Two owners of Florida locksmith company accused of fraudulently obtaining funds by coercing customers to pay exaggerated bills, working with third man to transfer funds by money order
Ynet Published: 11.07.09, 11:47 / Israel News
Three Israelis, including two owners of a locksmith company in Clearwater, Florida, were arrested on mail fraud charges and suspicion of instructing their employees to threaten their clients and force them to pay larger sums than what was agreed upon in advance.
Moshe Aharoni, 28, was arrested on Wednesday, when the authorities raided his company "Dependable Locks". Aharoni's partner, 31-year-old David Peer, turned himself in the next day.
A third person, 29-year-old Eliyahu Barhanun, 29, was arrested in Missouri on suspicion of conspiring to commit mail fraud, wire fraud and money laundering.
Federal agents raided the business and confiscated documents and computer hard drives. The agents also questioned the business's 20 employees, but no arrests among the employees were made.
Barhanun's connection the company remains unclear.
According to suspicions, the company would agree with its customers in Missouri on a fee for its services in advance, but once the services were performed, the company's employees would demand a higher sum, sometimes up to three times the agreed upon amount.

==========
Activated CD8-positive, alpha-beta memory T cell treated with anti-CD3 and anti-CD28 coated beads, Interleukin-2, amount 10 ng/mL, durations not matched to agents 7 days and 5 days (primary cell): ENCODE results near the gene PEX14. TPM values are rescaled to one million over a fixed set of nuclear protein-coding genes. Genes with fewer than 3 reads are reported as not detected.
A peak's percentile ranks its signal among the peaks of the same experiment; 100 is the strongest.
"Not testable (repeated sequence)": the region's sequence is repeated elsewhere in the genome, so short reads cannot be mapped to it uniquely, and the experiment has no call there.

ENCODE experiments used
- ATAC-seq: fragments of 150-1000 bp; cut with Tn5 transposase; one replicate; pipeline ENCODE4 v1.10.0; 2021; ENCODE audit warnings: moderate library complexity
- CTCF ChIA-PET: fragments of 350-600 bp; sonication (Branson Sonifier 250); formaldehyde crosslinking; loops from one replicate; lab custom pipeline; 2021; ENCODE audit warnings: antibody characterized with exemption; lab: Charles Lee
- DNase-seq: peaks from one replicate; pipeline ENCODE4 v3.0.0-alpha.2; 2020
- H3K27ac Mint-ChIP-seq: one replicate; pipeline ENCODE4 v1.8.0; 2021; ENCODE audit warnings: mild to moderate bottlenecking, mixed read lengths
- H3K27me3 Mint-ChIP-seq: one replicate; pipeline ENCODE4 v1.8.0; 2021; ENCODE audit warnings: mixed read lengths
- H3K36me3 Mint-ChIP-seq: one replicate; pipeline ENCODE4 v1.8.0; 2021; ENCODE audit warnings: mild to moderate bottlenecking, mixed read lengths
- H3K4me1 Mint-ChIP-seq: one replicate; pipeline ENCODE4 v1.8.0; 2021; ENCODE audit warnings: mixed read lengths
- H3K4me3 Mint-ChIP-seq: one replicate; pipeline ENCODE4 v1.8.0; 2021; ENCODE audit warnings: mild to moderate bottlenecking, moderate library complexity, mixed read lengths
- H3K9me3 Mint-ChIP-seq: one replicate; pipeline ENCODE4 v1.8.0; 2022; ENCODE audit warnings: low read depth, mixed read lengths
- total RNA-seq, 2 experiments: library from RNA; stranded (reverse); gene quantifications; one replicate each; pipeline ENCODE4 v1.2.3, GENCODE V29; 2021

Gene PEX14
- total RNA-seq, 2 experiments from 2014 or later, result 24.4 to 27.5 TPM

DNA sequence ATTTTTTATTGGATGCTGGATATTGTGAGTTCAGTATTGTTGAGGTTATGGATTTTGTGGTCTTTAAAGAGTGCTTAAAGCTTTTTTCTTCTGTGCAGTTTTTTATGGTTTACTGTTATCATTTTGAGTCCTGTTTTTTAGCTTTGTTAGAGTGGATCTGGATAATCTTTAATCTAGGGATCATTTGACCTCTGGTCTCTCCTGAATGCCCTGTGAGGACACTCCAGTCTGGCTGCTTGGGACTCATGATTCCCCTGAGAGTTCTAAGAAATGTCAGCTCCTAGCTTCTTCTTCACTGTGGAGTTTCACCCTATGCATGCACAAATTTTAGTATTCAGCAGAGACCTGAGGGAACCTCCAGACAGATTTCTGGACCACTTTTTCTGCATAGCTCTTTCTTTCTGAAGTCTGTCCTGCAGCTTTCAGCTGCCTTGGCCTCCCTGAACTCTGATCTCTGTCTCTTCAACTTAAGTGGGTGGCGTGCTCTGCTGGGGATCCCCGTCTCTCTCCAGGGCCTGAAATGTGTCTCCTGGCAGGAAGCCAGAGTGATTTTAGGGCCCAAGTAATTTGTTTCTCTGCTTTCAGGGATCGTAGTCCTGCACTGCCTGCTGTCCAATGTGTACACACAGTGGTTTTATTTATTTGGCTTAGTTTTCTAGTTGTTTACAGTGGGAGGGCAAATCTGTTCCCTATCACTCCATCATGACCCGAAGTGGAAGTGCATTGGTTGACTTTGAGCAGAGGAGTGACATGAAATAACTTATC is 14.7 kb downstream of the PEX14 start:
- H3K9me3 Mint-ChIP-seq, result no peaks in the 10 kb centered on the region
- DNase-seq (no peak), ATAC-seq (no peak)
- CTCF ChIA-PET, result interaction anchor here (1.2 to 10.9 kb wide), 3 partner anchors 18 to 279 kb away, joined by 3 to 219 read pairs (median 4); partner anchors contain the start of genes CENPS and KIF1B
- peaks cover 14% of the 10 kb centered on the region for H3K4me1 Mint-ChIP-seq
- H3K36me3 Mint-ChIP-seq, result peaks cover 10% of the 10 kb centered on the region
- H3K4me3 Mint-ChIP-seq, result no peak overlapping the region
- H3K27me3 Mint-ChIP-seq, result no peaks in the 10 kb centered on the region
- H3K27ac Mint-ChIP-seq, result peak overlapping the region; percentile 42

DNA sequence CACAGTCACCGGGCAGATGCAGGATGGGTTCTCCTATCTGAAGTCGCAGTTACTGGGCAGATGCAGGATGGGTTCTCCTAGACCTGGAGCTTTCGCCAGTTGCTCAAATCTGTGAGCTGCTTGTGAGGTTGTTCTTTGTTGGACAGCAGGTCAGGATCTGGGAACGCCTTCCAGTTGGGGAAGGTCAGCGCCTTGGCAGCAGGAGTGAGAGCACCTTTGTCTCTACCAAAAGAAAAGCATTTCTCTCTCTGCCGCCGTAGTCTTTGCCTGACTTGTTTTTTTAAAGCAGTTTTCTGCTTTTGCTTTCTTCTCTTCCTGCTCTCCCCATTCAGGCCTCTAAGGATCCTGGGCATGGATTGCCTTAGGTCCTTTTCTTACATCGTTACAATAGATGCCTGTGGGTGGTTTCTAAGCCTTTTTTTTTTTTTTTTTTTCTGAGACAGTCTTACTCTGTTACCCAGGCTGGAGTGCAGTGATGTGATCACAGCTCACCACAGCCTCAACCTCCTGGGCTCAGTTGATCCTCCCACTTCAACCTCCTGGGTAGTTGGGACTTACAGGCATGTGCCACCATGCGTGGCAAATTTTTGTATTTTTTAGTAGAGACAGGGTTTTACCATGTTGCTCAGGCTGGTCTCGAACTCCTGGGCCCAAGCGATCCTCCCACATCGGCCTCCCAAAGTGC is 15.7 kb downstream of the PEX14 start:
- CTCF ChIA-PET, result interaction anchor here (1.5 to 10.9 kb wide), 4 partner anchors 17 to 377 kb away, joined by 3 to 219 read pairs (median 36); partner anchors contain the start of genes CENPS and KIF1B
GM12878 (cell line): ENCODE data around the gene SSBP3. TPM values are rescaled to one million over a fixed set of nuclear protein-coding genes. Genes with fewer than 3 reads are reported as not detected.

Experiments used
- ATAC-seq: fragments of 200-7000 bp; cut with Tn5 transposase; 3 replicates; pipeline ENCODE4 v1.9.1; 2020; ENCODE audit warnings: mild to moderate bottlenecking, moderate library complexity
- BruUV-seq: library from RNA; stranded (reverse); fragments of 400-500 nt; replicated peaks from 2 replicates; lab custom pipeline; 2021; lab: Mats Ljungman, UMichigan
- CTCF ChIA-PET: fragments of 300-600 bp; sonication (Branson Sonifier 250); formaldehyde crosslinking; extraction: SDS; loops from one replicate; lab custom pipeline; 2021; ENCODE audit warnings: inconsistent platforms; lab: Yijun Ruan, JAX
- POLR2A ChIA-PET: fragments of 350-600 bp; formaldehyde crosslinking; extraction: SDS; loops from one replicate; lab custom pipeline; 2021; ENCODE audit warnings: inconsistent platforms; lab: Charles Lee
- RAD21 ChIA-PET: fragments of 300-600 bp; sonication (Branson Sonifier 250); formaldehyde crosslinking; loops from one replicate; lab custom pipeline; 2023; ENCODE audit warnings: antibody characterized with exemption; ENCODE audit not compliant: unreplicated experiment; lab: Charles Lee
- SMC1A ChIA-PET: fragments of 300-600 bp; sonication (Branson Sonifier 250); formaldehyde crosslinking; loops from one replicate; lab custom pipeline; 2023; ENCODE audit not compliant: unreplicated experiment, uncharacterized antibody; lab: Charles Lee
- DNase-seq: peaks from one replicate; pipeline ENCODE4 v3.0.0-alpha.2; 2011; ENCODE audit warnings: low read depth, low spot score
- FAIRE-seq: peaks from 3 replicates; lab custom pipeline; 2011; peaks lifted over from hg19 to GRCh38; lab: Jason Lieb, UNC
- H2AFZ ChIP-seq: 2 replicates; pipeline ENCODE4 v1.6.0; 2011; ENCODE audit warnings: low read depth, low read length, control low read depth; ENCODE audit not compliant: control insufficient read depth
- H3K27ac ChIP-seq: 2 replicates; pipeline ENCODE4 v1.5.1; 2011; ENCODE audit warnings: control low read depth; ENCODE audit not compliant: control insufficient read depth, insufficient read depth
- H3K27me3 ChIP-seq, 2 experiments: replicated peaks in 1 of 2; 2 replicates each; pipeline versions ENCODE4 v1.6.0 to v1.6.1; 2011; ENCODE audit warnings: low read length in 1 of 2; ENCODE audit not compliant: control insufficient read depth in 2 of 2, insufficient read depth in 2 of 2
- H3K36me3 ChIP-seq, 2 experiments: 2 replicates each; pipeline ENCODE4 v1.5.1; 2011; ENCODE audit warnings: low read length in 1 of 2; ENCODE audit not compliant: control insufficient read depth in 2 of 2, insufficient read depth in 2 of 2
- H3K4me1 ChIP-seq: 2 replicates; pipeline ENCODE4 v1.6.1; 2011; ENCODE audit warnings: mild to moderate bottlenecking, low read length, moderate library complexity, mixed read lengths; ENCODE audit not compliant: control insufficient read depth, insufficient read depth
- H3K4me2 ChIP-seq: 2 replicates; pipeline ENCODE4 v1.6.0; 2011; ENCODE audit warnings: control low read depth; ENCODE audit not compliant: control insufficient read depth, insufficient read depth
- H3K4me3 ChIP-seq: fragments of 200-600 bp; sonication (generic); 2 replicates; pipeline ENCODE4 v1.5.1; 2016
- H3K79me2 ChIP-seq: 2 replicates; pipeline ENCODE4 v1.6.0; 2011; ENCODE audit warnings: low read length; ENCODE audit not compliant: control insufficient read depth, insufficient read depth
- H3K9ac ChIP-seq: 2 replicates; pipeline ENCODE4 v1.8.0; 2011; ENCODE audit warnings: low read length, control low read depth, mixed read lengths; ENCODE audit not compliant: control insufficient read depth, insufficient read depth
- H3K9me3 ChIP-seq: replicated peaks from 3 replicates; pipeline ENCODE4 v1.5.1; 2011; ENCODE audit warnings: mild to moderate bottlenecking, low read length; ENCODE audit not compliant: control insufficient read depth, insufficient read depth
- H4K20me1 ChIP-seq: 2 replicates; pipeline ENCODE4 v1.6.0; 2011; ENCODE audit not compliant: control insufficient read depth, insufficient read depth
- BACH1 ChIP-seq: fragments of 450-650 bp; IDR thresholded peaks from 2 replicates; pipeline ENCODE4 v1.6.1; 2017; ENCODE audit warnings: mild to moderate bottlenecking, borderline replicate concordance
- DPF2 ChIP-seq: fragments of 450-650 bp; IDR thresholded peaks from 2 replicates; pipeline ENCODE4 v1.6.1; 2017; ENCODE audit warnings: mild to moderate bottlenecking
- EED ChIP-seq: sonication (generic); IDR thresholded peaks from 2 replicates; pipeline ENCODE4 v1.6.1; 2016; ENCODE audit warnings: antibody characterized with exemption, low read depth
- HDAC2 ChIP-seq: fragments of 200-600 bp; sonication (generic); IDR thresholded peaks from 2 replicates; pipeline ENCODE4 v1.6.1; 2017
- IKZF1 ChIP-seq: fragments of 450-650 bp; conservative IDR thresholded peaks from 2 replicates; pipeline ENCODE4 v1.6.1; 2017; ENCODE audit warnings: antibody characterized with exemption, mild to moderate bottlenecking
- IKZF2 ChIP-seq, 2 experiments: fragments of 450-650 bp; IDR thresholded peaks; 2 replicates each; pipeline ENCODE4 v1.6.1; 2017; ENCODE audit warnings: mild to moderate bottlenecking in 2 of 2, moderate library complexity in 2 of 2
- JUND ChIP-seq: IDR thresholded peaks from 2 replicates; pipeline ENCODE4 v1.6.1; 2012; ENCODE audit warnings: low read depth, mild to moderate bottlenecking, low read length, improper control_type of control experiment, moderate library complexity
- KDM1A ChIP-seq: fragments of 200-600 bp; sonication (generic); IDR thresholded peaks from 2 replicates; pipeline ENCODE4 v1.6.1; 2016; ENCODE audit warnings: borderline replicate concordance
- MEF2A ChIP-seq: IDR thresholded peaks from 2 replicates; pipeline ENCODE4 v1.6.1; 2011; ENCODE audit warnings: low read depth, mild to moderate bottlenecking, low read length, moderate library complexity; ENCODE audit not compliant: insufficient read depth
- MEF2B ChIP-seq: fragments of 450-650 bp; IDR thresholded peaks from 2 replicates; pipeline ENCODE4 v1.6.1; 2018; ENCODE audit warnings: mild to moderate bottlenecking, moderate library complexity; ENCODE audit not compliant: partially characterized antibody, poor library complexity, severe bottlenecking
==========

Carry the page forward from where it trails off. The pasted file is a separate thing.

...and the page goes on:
In some cases the company's employees would withhold their customers' driver's licenses or car keys, and would even threaten to call the police until the sum was paid in full.
A portion of the amount charged was then sent by money order to the office in Florida. In April, $4,500 were transferred in this manner, as opposed to using a prepaid check, which is considered more reliable.
From November 2008 to October 2009, Dependable Locks employees in in Missouri purchased and sent at least 39 money orders, and shipped 32 Express Mail parcels to Clearwater. It's unclear how much money was actually sent.
The company employs over 100 locksmiths around the United States. According to the court documents, the company trained its employees to use "coercive and intimidating techniques to ensure consumer payment, especially in the case of consumers who object to the fraudulent overcharge."
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